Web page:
A recent article on The Atlantic by Derek Thompson wonders why the American auto industry has not contributed as much to the economic and specifically to the jobs recovery this time around. Derek’s analysis is impeccable and he refers to several irrefutable data points to reach the inevitable conclusion that should not really be such a surprise: In a market economy, capital efficiencies are rewarded!
We are all familiar with the electricity flowing along the path of least resistance. You could say the same about the supply chains: In a (free) market economy, (smart) supply chains flow along the path of least cost.
Here is the summary. Post recession, auto industry has made a sturdy recovery. Auto sales have zoomed almost to pre-recession levels – car production almost doubling since 2009, accounting between 15 and 20 percent of our whole recovery. But unfortunately, that growth has not generated any number of jobs worth talking about. Several reasons including the higher productivity and higher overtime hours contribute to the lack of jobs, however, Derek finally breaks the news by showing a key statistic: A record level of parts imported from outside the US keeping the employment levels in the US stuck pretty much where they were.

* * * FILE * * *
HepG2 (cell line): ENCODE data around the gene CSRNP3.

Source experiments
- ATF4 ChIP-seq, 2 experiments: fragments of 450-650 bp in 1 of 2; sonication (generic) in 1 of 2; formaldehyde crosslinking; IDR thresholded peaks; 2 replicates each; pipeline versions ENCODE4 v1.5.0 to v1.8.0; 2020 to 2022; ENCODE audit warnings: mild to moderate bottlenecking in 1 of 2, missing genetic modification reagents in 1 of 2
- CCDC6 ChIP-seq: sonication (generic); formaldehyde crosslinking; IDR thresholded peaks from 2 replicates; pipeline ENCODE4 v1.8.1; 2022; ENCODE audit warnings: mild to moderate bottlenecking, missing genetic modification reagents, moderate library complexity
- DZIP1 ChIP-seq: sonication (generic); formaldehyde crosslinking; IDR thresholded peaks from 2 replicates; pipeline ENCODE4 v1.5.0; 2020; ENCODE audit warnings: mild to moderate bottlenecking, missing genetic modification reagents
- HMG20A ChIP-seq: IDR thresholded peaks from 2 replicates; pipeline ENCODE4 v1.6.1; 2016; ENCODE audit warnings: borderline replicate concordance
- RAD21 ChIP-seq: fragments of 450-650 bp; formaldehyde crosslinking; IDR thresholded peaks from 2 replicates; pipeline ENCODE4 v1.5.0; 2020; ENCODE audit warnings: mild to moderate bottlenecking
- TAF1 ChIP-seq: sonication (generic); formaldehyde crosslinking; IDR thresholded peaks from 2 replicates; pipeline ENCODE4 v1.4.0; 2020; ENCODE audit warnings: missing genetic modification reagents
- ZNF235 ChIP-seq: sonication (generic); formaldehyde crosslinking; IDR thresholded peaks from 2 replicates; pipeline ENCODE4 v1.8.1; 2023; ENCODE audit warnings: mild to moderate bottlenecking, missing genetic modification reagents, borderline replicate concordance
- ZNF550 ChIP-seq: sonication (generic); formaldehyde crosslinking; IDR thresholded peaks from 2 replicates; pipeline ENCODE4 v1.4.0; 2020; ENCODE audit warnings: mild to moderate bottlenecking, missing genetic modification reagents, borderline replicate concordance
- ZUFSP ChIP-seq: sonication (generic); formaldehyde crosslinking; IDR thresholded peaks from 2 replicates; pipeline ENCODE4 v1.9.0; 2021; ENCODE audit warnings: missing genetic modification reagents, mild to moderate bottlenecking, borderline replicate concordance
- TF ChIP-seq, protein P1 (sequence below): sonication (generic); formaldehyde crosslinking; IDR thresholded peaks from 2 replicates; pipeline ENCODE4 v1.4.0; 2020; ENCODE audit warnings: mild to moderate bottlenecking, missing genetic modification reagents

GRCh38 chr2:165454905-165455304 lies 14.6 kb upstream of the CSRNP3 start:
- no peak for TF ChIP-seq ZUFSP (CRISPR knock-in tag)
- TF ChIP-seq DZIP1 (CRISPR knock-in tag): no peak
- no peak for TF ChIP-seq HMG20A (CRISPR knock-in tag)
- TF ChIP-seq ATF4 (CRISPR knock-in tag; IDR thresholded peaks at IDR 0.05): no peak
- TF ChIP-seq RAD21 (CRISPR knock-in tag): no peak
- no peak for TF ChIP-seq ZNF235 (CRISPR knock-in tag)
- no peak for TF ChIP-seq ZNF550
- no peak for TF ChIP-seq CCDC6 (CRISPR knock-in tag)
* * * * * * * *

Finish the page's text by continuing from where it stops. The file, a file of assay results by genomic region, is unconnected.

Then an interesting number: “The parts sector in Mexico employs 540,000 people, compared to about 480,000 in the U.S. Remarkably, Mexico's industry is already "bigger" than the United States.” So while jobs recovery is tepid, the auto companies supply chains have followed the path of least cost, in the process becoming much more efficient in their endeavor to produce more with less! Remember that the capital efficiencies are rewarded in a (free) market economy.
That is not a new phenomena either. We have seen this in the past few decades as the manufacturing shifted away from US. And again in pockets of manufacturing industries where manufacturing is coming back to the US. That is just the nature of business. The fact is that as new low cost regions emerge that also have the engineering, human capital, and the infrastructural capabilities required for servicing a given industry, the supply chains are going to gravitate towards that region. Few decades back, that region was Japan, then it was China, then it expanded to include more east/south-east Asian countries, east-European counties, Latin America and so on. The fact is simply that this combination of cost/skill/infrastructure will continue to change geographically from one place to another as developing and under-developed countries continue to catch-up on the ladder to become more industrialized, more productive, and more developed! And the supply chains will follow them around – no matter how that affects local job markets and economies.
In fact, another report from the Congressional Research Service corroborates the hypothesis above. Reproducing two key charts from the report (link below) show clearly how the investment trends with respect to the investments in the US. Quite self explanatory and supporting the facts of growing US industry with a tepid job growth.
- Cost as the Dominant Business Strategy
- The New Manufacturing Destination: Americas
- Business Strategy Must Drive Supply Chains
- Overdrive: How America's Amazing Car Recovery Explains the U.S. Economy
- Outsourcing and Insourcing Jobs in the U.S. Economy: Evidence Based on Foreign Investment Data
- Hauling New Treasure Along the Silk Road
© Vivek Sehgal, 2013, All Rights Reserved.